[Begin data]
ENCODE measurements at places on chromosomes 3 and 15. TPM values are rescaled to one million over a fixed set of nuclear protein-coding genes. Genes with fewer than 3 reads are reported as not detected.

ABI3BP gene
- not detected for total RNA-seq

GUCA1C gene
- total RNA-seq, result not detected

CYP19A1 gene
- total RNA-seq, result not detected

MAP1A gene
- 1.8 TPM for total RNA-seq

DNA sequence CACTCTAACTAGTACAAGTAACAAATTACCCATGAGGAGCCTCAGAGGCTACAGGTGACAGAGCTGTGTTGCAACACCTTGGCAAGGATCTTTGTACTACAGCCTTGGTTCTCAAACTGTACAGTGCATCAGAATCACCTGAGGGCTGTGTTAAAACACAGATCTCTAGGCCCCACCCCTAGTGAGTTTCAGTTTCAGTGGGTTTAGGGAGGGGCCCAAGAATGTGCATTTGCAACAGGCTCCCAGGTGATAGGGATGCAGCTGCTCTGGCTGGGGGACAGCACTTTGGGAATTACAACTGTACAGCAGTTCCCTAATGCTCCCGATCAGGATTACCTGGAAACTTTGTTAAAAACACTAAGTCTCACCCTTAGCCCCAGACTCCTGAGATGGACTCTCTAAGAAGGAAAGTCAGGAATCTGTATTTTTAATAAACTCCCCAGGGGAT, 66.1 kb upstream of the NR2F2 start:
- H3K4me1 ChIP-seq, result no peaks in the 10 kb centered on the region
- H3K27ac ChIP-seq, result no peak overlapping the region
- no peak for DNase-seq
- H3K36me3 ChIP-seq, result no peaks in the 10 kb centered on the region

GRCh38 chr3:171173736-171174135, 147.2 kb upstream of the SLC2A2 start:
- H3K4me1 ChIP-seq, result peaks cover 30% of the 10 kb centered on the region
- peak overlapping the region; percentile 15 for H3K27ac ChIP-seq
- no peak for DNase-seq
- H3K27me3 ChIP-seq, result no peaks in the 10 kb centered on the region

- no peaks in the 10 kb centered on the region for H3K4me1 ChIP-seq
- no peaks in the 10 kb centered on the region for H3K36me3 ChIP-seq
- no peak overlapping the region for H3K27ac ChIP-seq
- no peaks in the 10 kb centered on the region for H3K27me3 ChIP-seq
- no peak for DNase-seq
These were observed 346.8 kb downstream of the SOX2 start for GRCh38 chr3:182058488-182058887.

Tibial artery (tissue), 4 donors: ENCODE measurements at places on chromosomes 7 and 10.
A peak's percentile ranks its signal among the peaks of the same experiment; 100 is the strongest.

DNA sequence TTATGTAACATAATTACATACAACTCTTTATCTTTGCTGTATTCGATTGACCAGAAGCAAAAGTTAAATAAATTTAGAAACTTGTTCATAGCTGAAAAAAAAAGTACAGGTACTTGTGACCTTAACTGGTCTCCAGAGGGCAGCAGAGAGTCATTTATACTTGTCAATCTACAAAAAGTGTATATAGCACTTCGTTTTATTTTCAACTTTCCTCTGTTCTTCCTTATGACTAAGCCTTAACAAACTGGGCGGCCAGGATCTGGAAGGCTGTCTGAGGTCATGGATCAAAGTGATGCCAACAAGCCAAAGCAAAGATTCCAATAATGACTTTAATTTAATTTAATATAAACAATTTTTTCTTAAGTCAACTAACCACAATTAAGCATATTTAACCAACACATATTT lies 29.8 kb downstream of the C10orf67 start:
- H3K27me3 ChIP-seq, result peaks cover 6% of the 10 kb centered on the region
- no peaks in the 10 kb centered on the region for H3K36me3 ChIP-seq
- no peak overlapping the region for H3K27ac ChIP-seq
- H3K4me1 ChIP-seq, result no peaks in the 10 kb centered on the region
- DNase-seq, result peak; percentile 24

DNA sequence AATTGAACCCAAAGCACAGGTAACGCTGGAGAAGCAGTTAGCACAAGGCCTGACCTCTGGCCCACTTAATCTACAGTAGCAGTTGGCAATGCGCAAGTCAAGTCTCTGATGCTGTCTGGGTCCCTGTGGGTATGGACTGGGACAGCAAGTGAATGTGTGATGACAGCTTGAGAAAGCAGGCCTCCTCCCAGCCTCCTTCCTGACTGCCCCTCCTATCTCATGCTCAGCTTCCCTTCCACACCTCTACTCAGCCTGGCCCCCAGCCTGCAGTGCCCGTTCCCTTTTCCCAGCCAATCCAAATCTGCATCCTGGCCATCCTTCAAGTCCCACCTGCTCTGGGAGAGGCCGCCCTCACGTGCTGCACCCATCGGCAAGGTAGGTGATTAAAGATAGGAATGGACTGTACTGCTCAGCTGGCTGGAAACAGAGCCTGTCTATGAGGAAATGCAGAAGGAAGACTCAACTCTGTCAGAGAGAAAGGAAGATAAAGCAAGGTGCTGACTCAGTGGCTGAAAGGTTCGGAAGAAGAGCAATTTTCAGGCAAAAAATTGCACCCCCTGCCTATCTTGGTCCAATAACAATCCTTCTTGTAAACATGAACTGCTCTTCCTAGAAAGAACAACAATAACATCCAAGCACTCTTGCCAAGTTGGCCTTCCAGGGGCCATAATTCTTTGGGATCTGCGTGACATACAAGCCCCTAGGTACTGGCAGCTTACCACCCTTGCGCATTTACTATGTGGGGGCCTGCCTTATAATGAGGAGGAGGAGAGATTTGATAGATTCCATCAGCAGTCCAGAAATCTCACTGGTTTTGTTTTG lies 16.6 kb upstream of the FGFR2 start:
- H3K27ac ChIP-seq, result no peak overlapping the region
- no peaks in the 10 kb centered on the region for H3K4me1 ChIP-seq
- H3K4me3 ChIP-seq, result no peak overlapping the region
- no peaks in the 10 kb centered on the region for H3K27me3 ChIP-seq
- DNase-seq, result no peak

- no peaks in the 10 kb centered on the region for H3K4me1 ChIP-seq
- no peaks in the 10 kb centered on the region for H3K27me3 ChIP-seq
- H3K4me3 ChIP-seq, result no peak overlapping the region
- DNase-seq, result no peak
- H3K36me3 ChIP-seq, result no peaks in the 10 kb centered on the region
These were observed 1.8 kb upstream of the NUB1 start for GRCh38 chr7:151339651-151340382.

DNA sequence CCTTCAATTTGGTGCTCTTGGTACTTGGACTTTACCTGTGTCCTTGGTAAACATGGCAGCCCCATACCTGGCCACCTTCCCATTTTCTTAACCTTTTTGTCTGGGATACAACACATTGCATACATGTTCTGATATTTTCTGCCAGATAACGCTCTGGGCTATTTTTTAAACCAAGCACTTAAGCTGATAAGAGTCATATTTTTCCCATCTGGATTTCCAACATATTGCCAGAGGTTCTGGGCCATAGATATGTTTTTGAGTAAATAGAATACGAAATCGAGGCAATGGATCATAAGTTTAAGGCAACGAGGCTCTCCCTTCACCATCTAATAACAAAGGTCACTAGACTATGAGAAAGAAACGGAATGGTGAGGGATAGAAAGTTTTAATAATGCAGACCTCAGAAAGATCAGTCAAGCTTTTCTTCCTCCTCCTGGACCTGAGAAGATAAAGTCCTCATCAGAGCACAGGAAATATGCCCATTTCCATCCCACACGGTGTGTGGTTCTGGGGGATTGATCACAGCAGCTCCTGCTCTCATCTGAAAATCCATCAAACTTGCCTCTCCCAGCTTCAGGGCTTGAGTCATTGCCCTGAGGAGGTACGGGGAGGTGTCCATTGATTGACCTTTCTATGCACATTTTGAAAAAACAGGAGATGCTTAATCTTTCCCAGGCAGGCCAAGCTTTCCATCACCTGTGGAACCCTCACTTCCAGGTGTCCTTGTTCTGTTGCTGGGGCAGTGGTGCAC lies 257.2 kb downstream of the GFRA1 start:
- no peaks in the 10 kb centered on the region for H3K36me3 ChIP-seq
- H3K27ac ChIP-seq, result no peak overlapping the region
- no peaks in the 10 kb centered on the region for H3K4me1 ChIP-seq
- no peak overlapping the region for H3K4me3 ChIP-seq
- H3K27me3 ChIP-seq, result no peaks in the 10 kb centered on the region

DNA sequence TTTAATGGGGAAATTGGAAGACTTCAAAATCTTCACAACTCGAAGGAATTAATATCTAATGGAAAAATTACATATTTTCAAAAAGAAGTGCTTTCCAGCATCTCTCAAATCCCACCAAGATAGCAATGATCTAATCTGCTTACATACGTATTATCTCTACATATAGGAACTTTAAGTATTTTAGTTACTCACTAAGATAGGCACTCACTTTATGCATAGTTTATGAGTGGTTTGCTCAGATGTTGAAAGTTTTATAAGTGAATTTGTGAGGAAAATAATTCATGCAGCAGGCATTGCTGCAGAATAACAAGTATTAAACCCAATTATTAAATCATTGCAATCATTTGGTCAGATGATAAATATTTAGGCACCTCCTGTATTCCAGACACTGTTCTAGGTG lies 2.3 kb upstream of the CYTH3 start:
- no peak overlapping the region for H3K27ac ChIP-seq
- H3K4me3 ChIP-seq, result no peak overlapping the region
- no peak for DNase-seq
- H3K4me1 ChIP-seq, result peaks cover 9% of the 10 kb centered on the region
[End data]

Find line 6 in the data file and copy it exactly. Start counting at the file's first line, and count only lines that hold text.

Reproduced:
CYP19A1 gene